Revascularization after acute myocardial infarction

Lawrence L. Creswell, Michael J. Moulton, James L. Cox, Michael Rosenbloom

Research output: Contribution to journalArticle

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Abstract

Background.: The optimal timing for coronary artery bypass grafting (CABG) after acute myocardial infarction (MI) remains controversial. Methods.: We examined our experience retrospectively in 3,942 patients who underwent CABG between 1986 and 1993, including 2,296 patients after acute MI. Results.: The operative mortality associated with increasing time intervals between MI and CABG were 9.1%, 8.3%, 5.2%, 6.5%, and 2.9%, for less than 6 hours, 6 hours to 2 days, 2 to 14 days, 2 to 6 weeks, and more than 6 weeks, respectively. In comparison, the operative mortality was 2.5% for patients with no history of acute MI. The incidence of permanent stroke and perioperative MI were greater and the length of postoperative hospitalization was longer for patients undergoing CABG early after MI. For patients undergoing operation electively, however, the operative mortality associated with increasing time intervals between MI and CABG were less, at 0.0%, 3.6%, 2.1%, 6.4%, and 2.1% for less than 6 hours, 6 hours to 2 days, 2 to 14 days, 2 to 6 weeks, and more than 6 weeks, respectively. For patients undergoing CABG within 14 days of MI, the operative mortality was 5.3% for those receiving an intraaortic balloon pump preoperatively for postinfarction angina, but 11.8% for those who underwent urgent/emergent operation without intraaortic balloon pump support. Conclusions.: Elective CABG can be accomplished with acceptable morbidity and mortality early after acute MI if an elective operation is possible. In addition, the intraaortic balloon pump should be used aggressively in patients with postinfarction angina to allow for elective rather than urgent/emergent operation.

Original languageEnglish (US)
Pages (from-to)19-26
Number of pages8
JournalThe Annals of Thoracic Surgery
Volume60
Issue number1
DOIs
StatePublished - Jul 1995

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Coronary Artery Bypass
Myocardial Infarction
Mortality
Hospitalization
Stroke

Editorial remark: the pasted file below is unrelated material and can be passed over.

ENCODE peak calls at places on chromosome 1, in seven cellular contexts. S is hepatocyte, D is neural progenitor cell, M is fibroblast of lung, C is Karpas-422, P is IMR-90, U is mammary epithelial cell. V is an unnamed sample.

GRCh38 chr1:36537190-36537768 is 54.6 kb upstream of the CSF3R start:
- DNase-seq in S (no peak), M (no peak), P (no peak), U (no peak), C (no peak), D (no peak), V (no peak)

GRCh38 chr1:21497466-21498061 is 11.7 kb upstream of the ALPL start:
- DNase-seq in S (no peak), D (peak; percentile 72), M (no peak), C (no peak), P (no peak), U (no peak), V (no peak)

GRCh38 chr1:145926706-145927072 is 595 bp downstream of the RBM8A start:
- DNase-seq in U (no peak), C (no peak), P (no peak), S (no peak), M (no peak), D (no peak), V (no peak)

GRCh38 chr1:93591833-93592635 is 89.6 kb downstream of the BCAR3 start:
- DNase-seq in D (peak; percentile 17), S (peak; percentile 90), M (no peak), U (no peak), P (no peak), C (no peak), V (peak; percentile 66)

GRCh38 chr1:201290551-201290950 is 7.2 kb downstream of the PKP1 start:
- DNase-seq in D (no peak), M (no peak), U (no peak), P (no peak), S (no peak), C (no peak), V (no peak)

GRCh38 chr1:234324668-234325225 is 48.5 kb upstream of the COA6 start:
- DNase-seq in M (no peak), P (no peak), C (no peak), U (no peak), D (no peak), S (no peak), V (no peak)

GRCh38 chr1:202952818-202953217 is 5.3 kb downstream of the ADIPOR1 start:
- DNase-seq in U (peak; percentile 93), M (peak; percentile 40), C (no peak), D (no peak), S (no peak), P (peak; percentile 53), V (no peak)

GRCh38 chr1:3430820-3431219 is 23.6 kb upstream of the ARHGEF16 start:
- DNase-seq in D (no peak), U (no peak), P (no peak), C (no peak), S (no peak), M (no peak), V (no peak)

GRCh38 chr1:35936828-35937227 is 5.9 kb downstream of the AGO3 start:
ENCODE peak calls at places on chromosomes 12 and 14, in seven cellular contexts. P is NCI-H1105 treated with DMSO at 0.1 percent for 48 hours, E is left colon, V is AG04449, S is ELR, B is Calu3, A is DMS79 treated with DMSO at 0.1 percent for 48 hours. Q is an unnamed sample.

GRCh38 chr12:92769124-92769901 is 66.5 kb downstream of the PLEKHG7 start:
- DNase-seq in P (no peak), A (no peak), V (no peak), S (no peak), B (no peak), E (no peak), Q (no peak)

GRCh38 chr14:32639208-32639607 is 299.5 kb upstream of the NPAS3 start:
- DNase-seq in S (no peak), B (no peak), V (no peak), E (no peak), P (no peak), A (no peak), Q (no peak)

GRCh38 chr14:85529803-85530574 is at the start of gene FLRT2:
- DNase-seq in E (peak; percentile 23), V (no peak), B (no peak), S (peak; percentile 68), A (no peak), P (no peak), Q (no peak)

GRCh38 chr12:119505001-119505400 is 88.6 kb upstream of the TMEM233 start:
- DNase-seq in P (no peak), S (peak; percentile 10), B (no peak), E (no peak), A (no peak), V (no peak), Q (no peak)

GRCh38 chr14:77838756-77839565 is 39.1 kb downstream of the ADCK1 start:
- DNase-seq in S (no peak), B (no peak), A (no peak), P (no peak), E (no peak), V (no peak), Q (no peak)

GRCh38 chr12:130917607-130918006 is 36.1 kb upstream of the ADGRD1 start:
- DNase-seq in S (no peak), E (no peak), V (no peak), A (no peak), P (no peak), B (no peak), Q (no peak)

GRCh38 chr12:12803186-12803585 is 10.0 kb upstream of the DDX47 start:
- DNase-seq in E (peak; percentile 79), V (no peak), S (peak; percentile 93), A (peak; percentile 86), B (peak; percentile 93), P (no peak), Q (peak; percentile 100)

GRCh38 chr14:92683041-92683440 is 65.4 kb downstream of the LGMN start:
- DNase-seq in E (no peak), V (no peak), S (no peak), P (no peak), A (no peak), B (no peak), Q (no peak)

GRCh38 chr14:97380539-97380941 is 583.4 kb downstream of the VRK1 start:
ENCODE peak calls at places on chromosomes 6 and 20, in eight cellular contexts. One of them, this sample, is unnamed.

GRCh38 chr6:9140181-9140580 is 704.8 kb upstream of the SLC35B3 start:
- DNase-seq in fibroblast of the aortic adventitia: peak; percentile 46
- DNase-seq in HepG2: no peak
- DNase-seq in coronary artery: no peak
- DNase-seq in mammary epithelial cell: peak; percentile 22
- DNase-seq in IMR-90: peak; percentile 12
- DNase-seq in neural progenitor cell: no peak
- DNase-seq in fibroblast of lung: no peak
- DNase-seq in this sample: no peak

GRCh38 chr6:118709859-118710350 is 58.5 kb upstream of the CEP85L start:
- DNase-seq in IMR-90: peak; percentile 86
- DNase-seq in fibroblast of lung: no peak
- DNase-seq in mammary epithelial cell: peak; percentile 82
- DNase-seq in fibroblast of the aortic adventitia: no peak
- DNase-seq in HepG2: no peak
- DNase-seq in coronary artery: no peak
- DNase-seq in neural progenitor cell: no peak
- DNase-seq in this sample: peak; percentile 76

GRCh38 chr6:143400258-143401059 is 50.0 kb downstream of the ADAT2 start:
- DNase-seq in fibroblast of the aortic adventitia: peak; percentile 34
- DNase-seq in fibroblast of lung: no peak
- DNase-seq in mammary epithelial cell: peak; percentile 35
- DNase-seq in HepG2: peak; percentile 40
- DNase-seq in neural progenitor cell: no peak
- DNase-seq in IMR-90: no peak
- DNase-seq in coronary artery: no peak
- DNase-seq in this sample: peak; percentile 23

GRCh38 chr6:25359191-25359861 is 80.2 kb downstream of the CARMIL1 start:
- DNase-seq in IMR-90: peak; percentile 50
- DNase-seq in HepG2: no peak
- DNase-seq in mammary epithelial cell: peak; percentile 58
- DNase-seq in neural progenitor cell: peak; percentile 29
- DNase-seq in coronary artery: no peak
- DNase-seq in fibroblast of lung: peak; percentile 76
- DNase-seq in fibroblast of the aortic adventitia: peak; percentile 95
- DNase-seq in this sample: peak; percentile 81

Morbidity
Incidence

ASJC Scopus subject areas

  • Surgery
  • Pulmonary and Respiratory Medicine
  • Cardiology and Cardiovascular Medicine

Cite this

Revascularization after acute myocardial infarction. / Creswell, Lawrence L.; Moulton, Michael J.; Cox, James L.; Rosenbloom, Michael.

In: The Annals of Thoracic Surgery, Vol. 60, No. 1, 07.1995, p. 19-26.

Research output: Contribution to journalArticle

Creswell, Lawrence L. ; Moulton, Michael J. ; Cox, James L. ; Rosenbloom, Michael. / Revascularization after acute myocardial infarction. In: The Annals of Thoracic Surgery. 1995 ; Vol. 60, No. 1. pp. 19-26.
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abstract = "Background.: The optimal timing for coronary artery bypass grafting (CABG) after acute myocardial infarction (MI) remains controversial. Methods.: We examined our experience retrospectively in 3,942 patients who underwent CABG between 1986 and 1993, including 2,296 patients after acute MI. Results.: The operative mortality associated with increasing time intervals between MI and CABG were 9.1{\%}, 8.3{\%}, 5.2{\%}, 6.5{\%}, and 2.9{\%}, for less than 6 hours, 6 hours to 2 days, 2 to 14 days, 2 to 6 weeks, and more than 6 weeks, respectively. In comparison, the operative mortality was 2.5{\%} for patients with no history of acute MI. The incidence of permanent stroke and perioperative MI were greater and the length of postoperative hospitalization was longer for patients undergoing CABG early after MI. For patients undergoing operation electively, however, the operative mortality associated with increasing time intervals between MI and CABG were less, at 0.0{\%}, 3.6{\%}, 2.1{\%}, 6.4{\%}, and 2.1{\%} for less than 6 hours, 6 hours to 2 days, 2 to 14 days, 2 to 6 weeks, and more than 6 weeks, respectively. For patients undergoing CABG within 14 days of MI, the operative mortality was 5.3{\%} for those receiving an intraaortic balloon pump preoperatively for postinfarction angina, but 11.8{\%} for those who underwent urgent/emergent operation without intraaortic balloon pump support. Conclusions.: Elective CABG can be accomplished with acceptable morbidity and mortality early after acute MI if an elective operation is possible. In addition, the intraaortic balloon pump should be used aggressively in patients with postinfarction angina to allow for elective rather than urgent/emergent operation.",
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